1963 Jack Nitzsche – The Lonely Surfer

1963 Jack Nitzsche – The Lonely Surfer 

Bernard Nitzsche grew up on a farm in Michigan. After high school, he moved to Hollywood and attended the Westlake College of Music. In 1957, he began working for Sonny Bono of Sonny and Cher at Specialty Records. His initial job at the label had him working as a copyist (they took the notes written by other musicians and turned them into actual musical manuscripts).

He began using the name Jack and began writing songs himself. While working with Sonny, he wrote Bongo Bongo Bongo, which became a minor hit for Preston Epps in 1960 (you can read about Preston’s career in my blog:


Jack left Specialty to work at Capitol Records and then Original Sound Records and began finding work as an arranger. In the early sixties, he went to work for Phil Spector doing arrangements for many of his records, including work on the Wall of Sound.

In the early sixties, Surf Music gained strength as a growing genre. It began as instrumental music that was first popularized by Dick Dale and the Del-Tones with their 1961 single Let’s Go Trippin’.

Gene Pitney wrote He’s A Rebel and offered the song to the Shirelles in 1962. When they turned down the song, he offered it to Vicki Carr. Phil wanted to release the song before Vicki did. He had Jack arrange the song for the Blossoms (with Darlene Love on lead vocals) and produced and released the record crediting The Crystals.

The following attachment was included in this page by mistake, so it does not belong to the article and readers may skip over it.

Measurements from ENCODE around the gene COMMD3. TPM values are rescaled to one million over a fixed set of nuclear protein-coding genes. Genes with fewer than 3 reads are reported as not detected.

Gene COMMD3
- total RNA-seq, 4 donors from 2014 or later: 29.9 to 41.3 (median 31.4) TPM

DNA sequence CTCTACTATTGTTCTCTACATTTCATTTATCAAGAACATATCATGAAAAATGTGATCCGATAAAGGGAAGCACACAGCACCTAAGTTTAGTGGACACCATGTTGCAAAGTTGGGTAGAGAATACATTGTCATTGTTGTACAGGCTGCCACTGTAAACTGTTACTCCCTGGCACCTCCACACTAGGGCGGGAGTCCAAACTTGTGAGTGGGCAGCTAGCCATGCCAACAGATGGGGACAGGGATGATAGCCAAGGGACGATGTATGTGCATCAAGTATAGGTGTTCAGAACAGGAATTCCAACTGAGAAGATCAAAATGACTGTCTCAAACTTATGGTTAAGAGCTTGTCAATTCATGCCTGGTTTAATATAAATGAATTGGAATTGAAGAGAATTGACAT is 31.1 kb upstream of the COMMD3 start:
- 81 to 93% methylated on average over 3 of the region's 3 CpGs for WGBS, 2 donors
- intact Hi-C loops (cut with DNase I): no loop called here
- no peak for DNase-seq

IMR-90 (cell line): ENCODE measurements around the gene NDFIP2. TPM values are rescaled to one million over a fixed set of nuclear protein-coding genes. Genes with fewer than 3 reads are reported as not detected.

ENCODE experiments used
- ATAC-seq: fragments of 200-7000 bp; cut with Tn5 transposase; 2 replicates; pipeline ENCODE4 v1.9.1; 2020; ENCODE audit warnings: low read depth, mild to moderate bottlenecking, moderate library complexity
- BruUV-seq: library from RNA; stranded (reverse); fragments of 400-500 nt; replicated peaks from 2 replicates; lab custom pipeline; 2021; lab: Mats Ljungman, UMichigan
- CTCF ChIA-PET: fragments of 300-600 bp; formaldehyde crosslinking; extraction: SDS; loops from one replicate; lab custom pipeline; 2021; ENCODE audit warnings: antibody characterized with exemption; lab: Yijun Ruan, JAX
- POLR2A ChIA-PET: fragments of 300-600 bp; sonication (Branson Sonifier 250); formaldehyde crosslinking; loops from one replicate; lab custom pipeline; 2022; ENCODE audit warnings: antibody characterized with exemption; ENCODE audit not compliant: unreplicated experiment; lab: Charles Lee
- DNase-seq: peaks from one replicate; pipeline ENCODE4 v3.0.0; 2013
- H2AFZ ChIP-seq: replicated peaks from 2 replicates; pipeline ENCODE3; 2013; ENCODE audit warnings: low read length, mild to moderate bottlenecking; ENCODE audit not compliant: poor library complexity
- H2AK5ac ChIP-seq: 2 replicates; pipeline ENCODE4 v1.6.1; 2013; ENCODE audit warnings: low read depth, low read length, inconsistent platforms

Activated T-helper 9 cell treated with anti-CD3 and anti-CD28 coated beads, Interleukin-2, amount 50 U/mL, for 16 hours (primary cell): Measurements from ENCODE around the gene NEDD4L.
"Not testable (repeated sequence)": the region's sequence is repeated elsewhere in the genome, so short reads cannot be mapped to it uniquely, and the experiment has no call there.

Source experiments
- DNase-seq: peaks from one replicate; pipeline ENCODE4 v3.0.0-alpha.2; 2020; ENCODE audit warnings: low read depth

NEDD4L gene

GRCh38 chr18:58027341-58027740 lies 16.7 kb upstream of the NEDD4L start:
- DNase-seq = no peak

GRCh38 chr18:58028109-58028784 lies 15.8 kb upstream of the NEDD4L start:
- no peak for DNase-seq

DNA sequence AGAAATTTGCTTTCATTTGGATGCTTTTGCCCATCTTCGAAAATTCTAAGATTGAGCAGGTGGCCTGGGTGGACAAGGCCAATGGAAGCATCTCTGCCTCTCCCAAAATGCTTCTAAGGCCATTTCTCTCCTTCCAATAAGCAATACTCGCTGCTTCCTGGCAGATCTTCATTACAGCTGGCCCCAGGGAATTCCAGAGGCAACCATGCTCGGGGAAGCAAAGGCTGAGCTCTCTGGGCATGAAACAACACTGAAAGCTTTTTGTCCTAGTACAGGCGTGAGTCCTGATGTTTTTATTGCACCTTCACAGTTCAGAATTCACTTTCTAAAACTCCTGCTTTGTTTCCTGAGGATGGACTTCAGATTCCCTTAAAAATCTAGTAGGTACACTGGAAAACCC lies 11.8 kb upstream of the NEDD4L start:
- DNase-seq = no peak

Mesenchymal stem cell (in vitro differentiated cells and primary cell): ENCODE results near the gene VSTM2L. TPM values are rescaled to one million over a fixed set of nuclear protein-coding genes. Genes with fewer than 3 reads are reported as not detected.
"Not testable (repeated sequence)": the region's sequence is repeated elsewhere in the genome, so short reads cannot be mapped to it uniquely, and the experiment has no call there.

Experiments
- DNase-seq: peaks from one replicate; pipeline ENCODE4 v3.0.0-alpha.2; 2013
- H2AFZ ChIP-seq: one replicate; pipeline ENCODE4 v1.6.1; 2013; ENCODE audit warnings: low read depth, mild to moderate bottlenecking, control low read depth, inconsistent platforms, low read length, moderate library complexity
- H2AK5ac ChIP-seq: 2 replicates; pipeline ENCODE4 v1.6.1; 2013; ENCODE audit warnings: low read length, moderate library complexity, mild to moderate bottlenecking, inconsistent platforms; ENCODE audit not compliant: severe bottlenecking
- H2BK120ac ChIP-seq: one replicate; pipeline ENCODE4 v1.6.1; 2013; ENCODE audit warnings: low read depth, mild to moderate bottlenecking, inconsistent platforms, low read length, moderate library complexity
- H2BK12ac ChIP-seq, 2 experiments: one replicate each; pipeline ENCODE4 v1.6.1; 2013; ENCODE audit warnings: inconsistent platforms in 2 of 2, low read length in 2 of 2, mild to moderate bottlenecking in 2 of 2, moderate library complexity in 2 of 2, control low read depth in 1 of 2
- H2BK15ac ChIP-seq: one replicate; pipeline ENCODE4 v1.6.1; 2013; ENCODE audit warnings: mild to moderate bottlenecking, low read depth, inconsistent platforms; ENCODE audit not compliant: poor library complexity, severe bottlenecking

Jack tried his hand at creating his own Surf Music record. He wrote and recorded the song The Lonely Surfer on Reprise Records. The single reached the top forty on the Hot 100 in 1963. 

Jack’s follow-up, Rumble, stalled at #91, and he never reached the singles chart again. 

He did, however, have a long and successful career in the music field. He worked in the Wrecking Crew, played keyboards for the Rolling Stones (and arranged their choral backing on You Can’t Always Get What You Want), and worked with Neil Young. 

He later concentrated on creating soundtrack music for films. He and his second wife, Buffy Saint Marie, won an Academy Award when they co-wrote Up Where We Belong for the film An Officer and a Gentleman

Jack had a stroke in 1998 and a recurring bronchial infection led to his death from cardiac arrest two years later.


I have collected older articles about Lost or Forgotten Oldies in my books.

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